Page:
How Insecure Nails Modern Dating’s Double Standard

TV Features Insecure
How Insecure Nails Modern Dating’s Double Standard

Insecure Season Two opens with Issa (series creator Issa Rae) exchanging rote facts—what she does, where she’s from, how many siblings she has—with one interchangeable companion after the next. The montage captures the tedium of online dating with such quick and clever honesty that we, like Issa, die a little inside with each repetitive answer; finally we see her burst, out of an insanity that we, too, can feel, into one of her notorious raps, concluding that “none of this matters anyway.” And so it begins: Within seconds, Rae inserts us into single life in today’s online dating landscape, exposing the excruciating reality with the series’ typical unflinching realness.

Immediately following this montage, we cut to Lawrence (Jay Ellis), naked, having the kind of sex we can assume from Season One that he and Issa haven’t had in a very long time. He’s having so much of this sex that he needs to go to bed early, as we learn when he returns to his friend Chad’s (Neil Brown, Jr.) and immediately begins blowing up his air mattress. While he’s spending almost half his week with Tasha (Dominique Perry), though, he’s just “having fun,” he says. “No pressure.”

The contrast between these two scenes throws us into the second season’s primary dilemma: How Issa, a woman, and Lawrence, a man, equally desirable, fare in the single world—now an unfamiliar one, governed by apps—as they approach thirty. To no thirtysomething woman’s surprise, in this world, women have to be the aggressors while men still dictate the pace, leaving Lawrence with the power and Issa struggling.

You can’t say Molly (Yvonne Orji) didn’t warn her. Throughout Season One, we watched Molly struggle to find a partner, with no success. But as her attempts to force a relationship repeatedly rose and fell, we always thought we were in on the joke: that this woman who seemed to have every other part of her life together must have been doing something wrong when it came to love. It’s fair to say that Molly is no model of healty balance—to be the high-powered lawyer, responsible sister and killer dresser that she is, it’s no surprise she’s unwilling to relinquish control. But in Season Two, we see the problem isn’t just Molly, as Issa claims in the pair’s chilling argument near the conclusion of the first season.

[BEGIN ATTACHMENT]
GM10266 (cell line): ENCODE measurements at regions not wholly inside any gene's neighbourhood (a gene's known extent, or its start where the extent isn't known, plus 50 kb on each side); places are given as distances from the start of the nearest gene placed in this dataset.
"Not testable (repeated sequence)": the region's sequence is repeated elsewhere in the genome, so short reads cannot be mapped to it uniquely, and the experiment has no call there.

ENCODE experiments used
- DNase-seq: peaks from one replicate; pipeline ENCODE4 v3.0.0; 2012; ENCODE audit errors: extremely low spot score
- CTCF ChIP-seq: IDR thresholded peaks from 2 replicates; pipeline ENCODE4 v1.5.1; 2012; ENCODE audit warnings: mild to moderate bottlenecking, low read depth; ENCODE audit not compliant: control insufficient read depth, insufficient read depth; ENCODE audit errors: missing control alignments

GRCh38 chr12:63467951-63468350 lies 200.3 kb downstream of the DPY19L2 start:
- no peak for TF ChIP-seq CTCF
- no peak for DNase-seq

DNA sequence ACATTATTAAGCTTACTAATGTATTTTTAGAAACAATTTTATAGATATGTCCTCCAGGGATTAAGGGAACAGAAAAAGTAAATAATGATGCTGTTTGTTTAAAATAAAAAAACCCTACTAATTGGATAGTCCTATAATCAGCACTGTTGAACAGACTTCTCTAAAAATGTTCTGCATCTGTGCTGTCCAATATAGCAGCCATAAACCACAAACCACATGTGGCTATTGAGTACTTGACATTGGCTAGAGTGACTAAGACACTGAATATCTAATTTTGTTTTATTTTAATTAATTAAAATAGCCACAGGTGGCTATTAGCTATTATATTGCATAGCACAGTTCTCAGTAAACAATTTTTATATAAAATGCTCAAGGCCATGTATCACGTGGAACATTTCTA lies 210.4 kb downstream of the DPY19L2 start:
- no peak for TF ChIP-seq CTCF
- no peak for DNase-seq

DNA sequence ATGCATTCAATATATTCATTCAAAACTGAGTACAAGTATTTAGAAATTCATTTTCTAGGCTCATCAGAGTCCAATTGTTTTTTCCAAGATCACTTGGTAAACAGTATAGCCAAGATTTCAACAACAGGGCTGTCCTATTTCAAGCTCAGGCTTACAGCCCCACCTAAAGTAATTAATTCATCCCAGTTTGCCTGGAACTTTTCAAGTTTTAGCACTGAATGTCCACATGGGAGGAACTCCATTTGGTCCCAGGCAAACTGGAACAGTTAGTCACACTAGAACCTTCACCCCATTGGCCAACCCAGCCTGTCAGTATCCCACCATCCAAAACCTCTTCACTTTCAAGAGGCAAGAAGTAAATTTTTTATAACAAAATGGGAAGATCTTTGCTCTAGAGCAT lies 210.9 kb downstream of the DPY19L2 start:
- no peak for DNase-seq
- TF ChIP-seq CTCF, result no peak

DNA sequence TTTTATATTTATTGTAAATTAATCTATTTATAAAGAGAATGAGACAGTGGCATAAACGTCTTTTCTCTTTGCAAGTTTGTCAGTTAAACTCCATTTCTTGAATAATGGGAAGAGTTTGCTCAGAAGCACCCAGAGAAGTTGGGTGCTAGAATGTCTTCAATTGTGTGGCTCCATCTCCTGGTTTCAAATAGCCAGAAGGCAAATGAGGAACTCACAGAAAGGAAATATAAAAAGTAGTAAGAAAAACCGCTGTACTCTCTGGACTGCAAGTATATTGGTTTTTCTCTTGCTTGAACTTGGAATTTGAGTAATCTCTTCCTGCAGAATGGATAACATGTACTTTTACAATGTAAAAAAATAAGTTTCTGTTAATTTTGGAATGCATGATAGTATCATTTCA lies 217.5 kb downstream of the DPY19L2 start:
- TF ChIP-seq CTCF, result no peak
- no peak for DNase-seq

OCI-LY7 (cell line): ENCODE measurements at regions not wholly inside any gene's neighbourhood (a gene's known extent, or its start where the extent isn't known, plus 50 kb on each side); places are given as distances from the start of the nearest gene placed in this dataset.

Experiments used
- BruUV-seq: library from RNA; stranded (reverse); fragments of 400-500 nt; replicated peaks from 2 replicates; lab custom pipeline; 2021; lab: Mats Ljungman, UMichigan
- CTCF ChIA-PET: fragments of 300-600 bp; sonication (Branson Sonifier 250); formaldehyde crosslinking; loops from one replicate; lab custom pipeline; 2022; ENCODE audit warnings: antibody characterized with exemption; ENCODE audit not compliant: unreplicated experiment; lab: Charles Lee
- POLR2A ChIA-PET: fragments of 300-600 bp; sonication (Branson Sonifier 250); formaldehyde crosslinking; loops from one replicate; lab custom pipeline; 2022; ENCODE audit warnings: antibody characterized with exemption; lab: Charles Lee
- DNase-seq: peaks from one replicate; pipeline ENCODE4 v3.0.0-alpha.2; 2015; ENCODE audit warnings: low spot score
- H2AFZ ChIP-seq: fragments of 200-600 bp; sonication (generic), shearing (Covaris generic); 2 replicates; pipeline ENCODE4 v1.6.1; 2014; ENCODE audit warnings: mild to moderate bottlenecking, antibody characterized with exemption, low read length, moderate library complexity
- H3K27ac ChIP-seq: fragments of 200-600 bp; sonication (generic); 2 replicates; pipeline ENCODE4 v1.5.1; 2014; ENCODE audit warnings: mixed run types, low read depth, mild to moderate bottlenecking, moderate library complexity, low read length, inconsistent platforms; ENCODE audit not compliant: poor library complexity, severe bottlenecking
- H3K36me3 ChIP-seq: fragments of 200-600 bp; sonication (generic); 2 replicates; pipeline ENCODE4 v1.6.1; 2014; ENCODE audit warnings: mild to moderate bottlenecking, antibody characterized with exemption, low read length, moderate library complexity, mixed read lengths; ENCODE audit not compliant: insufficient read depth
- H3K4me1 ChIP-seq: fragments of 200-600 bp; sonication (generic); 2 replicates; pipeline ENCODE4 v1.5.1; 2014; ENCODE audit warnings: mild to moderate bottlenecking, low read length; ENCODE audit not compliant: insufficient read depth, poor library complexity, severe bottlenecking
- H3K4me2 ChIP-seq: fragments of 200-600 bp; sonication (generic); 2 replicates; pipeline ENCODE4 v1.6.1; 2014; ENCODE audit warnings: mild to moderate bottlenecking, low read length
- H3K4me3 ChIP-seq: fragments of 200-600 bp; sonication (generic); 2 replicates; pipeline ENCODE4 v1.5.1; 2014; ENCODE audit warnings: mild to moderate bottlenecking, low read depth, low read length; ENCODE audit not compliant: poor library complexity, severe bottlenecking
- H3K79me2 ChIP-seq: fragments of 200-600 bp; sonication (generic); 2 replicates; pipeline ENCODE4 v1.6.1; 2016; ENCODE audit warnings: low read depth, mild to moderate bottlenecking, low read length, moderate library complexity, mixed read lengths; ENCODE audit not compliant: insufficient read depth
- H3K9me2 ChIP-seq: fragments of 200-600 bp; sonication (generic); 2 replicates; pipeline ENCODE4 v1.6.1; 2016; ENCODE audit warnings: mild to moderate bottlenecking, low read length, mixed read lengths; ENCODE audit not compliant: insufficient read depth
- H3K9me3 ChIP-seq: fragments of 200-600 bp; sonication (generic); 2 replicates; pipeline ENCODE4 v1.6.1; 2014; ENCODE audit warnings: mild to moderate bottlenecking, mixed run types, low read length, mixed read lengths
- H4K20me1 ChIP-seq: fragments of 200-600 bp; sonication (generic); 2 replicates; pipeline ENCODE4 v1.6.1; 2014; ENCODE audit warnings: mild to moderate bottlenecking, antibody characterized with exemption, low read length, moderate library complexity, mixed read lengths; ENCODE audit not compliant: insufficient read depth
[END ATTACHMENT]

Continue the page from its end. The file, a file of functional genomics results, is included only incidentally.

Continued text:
Control, however, is not Issa’s problem. In Season Two, she’s willing to give almost any man a chance: In Sunday’s “Hella LA,” for instance, when a Tinder date judges her hair and the sound of her voice within seconds of meeting her, Issa continues to smile, trying her best to stay positive. It’s his “standards” that dictate the brevity of the interaction, even though he’s the one lacking any decency at all.

Of course, we know Issa isn’t willing to settle long-term. She broke up with Lawrence in the first place because he was unemployed on the couch for the first part of Season One and, perhaps more importantly, Issa wasn’t her best self with him. We’re reminded of how talented Issa is as a writer and rapper when she’s rapping in front of the mirror—some of the best scenes on TV, for what it’s worth—a talent Lawrence appears to be barely aware of. Issa wants someone who not only loves her, but also supports her in a way that makes her feel like the “give-no-fucks” self she so aspires to be. But, while Molly is judged for her overly paraticular demands, even in the comfort of her relationship, Issa is unable to fully state her needs. The contrast between Issa’s experiences in Seasons One and Two demonstrates that she’s repeatedly lowering her expectations to make it work with the men around her, whether single or in a relationship.